Many to many relationships and RavenDB models

RavenDB, RavenDB in Action, EventsZilla


4 min read

I've recently come across this question in StackOverflow titled "Many to many design for NoSql (RavenDB)", and I thought it is a really good case of a very frequently asked question worth featuring here:

I have two simple objects, 'user' and 'events'. A user can enter many events and an event can be entered by many users - a standard many to many relationship. I'm trying to get out of the relational database mindset!

Here are the queries/actions that I'd like to run against the database:

  • Get me all the events that a user has not entered
  • Get me all the events that a user has entered
  • Update all the events (properties like remaining spaces) very frequently (data polled from various external data sources).
  • Removing events when they've expired

The OP then lists 3 options of solving this:

  1. A "relational approach": Create a new object, that links user and events. For example, a "booking" object, that stores the userId, eventId
  2. Denormalise the events data within the user object, so there is a list of eventIds on the user.
  3. Don't use RavenDB for this, instead use a relational database.

Relational vs RavenDB modeling questions are very common, and the question about many to many relations is one in particular that I'm getting very frequently. That is, when people are aware design decisions differ between relational databases and document databases (and between document databases and RavenDB, and basically between every type of non-relational databases). Its also very common for people to find it hard to escape the relational thinking, as can be evident from the 3 options the OP listed.

I was just finishing writing chapter 5 of RavenDB in Action which discusses document-oriented modeling, so I grabbed my pen (well, keyboard) and wrote down the following answer. It was only a coincidence that I previously discussed almost the exact same domain in the past.

The event-registration domain is a great one for discussing RavenDB modeling, especially because there may be various use cases in play, and use cases dictate the approach to take when deciding on the model. This is pretty much what I tried explaining in my answer, using some nice indexing technique to solve one less-trivial query that was required:

Actually, RavenDB is a perfect fit for that. To properly do that, ask yourself what are the main entities in your model? each one of those will be a document type in RavenDB.

So in your scenario, you'd have Event and User. Then, an Event can have a list of User IDs which you can then easily index and query on. There are more ways to do that, and I actually discussed this in my blog some time in the past with some further considerations that might come up.

The only non-trivial bit is probably the index for answering queries like "all events user has not entered", but that's quite easily done as well:

public class Events_Registrations : AbstractIndexCreationTask<Event>
        public Events_Registrations()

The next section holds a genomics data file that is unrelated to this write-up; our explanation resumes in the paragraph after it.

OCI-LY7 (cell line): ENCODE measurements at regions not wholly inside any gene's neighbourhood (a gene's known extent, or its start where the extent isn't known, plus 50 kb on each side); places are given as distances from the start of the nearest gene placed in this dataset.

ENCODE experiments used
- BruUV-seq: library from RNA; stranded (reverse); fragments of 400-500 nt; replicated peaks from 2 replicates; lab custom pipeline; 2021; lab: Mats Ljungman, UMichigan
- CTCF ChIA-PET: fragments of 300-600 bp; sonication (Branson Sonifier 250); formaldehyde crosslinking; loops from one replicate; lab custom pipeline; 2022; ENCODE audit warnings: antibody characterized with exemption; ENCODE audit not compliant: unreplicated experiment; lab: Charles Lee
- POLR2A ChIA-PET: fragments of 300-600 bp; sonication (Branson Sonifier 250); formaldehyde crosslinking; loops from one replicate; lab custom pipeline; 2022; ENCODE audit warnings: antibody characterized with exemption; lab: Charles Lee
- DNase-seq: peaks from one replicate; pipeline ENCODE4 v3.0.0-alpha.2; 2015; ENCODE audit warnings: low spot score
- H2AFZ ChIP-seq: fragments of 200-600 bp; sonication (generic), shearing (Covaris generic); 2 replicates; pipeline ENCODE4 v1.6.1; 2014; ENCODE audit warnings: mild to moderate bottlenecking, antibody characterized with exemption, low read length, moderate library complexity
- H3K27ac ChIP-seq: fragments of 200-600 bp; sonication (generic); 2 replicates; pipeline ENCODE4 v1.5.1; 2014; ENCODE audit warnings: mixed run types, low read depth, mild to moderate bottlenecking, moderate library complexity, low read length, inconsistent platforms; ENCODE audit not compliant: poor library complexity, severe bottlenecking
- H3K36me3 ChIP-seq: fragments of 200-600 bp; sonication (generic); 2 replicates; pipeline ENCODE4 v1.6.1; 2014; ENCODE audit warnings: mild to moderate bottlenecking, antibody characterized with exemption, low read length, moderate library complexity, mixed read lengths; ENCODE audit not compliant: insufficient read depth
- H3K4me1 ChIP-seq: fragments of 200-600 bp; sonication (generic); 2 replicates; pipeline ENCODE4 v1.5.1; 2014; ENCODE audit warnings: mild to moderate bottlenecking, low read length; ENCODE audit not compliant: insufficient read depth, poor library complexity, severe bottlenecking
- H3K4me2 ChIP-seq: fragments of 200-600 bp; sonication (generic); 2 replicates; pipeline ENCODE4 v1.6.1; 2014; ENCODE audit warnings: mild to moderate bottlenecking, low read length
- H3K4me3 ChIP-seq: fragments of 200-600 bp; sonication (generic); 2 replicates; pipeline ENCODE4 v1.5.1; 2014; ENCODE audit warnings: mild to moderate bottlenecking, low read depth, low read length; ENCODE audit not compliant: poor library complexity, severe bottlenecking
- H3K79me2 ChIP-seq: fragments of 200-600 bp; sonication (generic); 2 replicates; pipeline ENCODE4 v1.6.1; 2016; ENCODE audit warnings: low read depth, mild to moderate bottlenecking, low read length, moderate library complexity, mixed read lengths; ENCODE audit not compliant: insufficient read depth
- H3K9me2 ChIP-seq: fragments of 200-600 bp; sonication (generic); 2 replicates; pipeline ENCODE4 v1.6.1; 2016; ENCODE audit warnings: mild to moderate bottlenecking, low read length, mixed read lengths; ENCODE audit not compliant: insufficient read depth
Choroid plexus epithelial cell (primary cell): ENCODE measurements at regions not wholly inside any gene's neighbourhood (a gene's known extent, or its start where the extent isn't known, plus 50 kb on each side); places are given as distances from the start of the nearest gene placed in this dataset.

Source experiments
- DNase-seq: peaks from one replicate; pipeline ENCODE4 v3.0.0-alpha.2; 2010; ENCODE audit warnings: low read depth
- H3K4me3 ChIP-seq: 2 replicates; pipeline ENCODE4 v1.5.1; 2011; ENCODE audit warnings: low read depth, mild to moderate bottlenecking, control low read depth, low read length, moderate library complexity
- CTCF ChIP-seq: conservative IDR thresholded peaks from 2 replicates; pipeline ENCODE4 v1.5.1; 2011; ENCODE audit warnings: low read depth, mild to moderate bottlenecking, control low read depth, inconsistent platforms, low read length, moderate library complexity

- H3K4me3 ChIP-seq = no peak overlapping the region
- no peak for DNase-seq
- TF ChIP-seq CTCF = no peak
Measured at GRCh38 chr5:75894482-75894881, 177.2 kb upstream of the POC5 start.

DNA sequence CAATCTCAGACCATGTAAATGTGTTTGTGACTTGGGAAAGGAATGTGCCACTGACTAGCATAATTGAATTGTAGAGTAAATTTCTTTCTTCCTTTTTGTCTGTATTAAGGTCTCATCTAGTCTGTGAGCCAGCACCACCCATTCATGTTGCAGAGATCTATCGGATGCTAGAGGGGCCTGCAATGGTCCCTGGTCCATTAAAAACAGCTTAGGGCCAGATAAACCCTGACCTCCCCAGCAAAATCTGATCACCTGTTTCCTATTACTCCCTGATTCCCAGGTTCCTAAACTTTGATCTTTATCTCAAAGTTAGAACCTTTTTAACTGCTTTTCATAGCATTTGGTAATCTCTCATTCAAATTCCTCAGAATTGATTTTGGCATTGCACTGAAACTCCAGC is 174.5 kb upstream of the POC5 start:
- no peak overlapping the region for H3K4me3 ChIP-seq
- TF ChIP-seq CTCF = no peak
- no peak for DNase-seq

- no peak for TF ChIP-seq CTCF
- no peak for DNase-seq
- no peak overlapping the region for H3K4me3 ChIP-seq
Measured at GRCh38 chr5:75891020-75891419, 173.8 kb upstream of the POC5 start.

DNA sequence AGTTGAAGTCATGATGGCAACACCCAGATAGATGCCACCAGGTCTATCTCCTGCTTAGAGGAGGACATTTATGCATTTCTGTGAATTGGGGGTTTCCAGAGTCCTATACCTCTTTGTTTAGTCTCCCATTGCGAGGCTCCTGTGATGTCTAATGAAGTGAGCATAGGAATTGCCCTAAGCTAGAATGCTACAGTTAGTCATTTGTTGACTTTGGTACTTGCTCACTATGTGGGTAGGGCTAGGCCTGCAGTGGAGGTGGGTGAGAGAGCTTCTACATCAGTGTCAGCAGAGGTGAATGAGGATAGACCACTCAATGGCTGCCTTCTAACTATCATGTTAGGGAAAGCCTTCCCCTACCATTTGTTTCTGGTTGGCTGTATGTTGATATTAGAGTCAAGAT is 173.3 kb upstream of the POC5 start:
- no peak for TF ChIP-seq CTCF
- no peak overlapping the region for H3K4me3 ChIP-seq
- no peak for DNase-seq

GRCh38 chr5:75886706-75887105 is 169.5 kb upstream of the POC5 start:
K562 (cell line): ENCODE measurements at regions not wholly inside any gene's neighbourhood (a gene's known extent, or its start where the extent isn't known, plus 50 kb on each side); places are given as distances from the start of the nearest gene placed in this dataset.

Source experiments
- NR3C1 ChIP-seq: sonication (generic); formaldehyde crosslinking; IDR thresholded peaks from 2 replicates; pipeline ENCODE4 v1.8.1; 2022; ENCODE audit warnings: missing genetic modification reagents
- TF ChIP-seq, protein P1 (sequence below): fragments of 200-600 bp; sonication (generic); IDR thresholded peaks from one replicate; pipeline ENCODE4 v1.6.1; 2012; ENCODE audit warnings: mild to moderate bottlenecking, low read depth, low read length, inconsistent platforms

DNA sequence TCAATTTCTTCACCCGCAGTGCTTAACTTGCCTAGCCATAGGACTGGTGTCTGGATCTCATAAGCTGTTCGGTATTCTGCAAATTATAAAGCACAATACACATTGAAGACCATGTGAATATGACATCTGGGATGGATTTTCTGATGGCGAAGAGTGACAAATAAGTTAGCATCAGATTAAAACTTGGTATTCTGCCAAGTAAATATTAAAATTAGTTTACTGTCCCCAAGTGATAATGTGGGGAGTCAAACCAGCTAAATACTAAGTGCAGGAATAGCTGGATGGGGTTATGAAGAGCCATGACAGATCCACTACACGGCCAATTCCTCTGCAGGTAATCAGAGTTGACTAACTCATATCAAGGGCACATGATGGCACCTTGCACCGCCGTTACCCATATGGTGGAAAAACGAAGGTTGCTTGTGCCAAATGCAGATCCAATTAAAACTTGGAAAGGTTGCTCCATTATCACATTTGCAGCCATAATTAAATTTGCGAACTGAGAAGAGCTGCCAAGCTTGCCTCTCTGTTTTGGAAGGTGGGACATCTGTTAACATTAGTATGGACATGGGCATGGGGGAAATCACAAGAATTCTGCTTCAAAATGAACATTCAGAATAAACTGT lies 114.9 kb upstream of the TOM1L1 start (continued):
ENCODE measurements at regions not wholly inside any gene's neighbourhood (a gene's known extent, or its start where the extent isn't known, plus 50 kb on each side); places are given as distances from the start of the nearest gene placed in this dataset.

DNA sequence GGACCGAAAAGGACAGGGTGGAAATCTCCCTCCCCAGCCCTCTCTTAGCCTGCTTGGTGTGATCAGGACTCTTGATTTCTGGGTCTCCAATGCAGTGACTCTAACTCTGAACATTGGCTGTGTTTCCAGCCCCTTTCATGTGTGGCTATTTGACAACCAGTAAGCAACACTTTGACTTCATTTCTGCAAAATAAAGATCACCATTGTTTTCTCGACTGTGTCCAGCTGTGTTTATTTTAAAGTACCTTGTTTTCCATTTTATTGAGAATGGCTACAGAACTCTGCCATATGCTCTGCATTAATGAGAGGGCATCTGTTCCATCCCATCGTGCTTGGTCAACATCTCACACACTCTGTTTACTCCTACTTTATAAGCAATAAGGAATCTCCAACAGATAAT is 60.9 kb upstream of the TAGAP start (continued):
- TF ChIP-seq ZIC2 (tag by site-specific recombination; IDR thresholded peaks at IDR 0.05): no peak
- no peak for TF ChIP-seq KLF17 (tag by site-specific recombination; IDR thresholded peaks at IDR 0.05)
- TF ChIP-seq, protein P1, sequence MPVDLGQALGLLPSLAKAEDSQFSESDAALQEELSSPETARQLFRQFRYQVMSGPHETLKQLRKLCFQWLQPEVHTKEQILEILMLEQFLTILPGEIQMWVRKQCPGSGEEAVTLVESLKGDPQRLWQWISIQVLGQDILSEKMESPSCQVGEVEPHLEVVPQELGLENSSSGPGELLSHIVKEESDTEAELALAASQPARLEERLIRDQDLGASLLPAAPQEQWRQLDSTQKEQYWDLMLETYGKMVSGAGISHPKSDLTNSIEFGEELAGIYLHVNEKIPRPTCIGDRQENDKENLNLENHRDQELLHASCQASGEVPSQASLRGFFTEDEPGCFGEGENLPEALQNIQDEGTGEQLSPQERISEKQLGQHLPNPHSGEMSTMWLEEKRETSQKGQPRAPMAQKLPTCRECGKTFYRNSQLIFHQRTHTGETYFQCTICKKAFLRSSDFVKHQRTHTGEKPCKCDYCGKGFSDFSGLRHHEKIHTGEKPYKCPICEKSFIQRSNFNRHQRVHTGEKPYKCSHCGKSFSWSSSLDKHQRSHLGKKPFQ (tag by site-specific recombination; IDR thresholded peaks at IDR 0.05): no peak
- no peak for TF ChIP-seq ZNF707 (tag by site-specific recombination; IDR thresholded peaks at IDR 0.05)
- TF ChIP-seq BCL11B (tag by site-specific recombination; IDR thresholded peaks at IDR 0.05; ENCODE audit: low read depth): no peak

Map = events => from e in events
                              select new { EventId = e.Id, UserId = e.Registrations.SelectMany(x => x.UserId) });


Once you have such an index in place, you can do a query like below to get all events a specified user has no registrations to:

var events = RavenSession.Advanced.LuceneQuery<Event, Events_Registrations>()
                                .WhereEquals("UserId", userId).ToList();

Then handling things like expiring events etc is very easily done. Definitely don't denormalize event data in the User object, it will make your life living hell.

There's some data missing though - for example how many registrations are allow per event. If there are too many you may want to break it out of the actual Event object, or to revert to Booking objects as you mention. I discuss this in length in my book RavenDB in Action.


  • Khalid Abuhakmeh

    I think I would create a booking document in a document model, just because storing users in an event can get really large. Imagine one of those events is Coachella (music concert), or the inauguration of the President of the United States. You would literally have 10K to 100K of user identifiers in a single event document. At some point you would be unable to pull that event back in any reasonable amount of time or even modify it.

    Just my 2 cents.

    • Itamar Syn-Hershko


      This is pretty much what I wrote in the last paragraph of this post. Also, if you read the original EventsZilla post I linked to you will see this was my original advice.

      To sum up our Twitter conversation on the topic: the original requirements pointed to the design advice I've given here, which is a very good starting point and very easy to get up and running with. As I pointed out, there's some missing data in the requirements themselves, hence the advice may or may not be the right one for the actual scenario.

      Having a Booking document is definitely a valid option, but it has some drawbacks you should consider.

      Note however, since it is highly unlikely you will host the registration to a presidential inauguration any time soon it is pretty safe to assume most events you will allow registrations to will hold 100s to 1000s of attendees max. For this amount of registrants it is still fairly easy to handle concurrency, and documents can still be kept small. This will not be the main problem you'll have to deal with, even if its something worth taking note of.


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